To begin with, only one button is active in the Snapshots toolbar. Click on the active button—the

Add button, . It brings up a dialog asking for a label, or name, for the snapshot. Give it an inventive name, such as Start, and press Enter. You can see that a snapshot is now listed in the Snapshots window, and all the buttons in the toolbar are now active. The following buttons appear in the Snapshots window:

Add: Save a new snapshot with a timestamp and label.

Remove: Erase a snapshot. This action deletes the temporary snapshot file but does not affect the data in memory.

Change label: Edit the label of the selected (highlighted) snapshot.

Restore: Replace the data in memory with the data from the selected snapshot. You will get a dialog asking you to confirm your action.

You should now try manipulating the dataset by using the tools we have seen. Once you have done that, create another snapshot, calling it Changed. Open the Snapshots window and restore the Start snapshot by either double-clicking it or clicking first on it and then on the Restore button to see where you started. You can then go back to where you were working by restoring your Changed snapshot.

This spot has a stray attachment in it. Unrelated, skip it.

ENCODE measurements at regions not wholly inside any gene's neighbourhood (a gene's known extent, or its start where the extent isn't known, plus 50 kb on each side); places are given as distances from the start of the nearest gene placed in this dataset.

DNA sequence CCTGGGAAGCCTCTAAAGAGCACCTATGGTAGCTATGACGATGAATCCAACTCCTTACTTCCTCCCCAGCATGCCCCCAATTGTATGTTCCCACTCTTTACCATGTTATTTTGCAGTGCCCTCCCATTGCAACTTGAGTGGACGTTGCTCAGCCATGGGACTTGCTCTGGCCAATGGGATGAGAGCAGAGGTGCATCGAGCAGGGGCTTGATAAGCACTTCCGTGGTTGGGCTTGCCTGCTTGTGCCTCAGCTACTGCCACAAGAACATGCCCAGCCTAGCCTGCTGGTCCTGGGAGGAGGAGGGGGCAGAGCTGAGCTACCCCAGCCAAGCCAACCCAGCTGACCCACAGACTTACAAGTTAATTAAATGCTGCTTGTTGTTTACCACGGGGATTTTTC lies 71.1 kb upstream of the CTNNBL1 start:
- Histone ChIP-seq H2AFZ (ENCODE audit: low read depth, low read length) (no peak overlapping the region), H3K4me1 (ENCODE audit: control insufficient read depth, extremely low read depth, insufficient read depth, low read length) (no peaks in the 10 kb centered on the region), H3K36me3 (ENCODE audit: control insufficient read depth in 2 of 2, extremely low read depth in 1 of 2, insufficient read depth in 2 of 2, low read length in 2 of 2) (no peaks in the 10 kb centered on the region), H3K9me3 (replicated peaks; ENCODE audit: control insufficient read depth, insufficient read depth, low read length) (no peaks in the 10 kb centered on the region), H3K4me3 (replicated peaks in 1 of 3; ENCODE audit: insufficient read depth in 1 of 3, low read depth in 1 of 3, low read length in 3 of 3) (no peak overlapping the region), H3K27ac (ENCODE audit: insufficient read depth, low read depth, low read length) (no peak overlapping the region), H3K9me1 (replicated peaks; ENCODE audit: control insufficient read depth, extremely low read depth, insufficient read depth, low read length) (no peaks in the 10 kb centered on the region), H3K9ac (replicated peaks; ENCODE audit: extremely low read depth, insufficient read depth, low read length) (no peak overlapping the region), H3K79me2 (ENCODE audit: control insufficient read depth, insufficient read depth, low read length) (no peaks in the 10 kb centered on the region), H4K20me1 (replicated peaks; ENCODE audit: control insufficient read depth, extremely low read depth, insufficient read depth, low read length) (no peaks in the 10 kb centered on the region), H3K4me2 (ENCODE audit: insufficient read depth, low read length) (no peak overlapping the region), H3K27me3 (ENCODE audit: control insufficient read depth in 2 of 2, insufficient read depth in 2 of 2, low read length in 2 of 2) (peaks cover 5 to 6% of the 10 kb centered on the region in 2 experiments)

Snapshots continue to be available either until they are deleted or until you exit Stata. You can thus use snapshots of one dataset while working on another. You will find your own uses for snapshots—just take care to save the datasets you want for future use because the snapshots are temporary.

10. Dates and the Data Editor

The Data Editor has two special tools for working with dates in Stata. To see these in action, we will need to open another dataset. Either save your dataset or clear it out, and then type sysuse sp500 in the Command window. Look in the Data Editor to see what you have.

You can see a date variable that has January 2, 2001, as its first day, though it is being displayed in Stata’s default format for dates.

We will start with formatting:

  1. Select the date variable in the Variables window to the right of the data table.
  2. In the Properties window, select the Format row and click on the ellipsis button that appears.
  3. The Create format dialog tells us three pieces of information about the date format: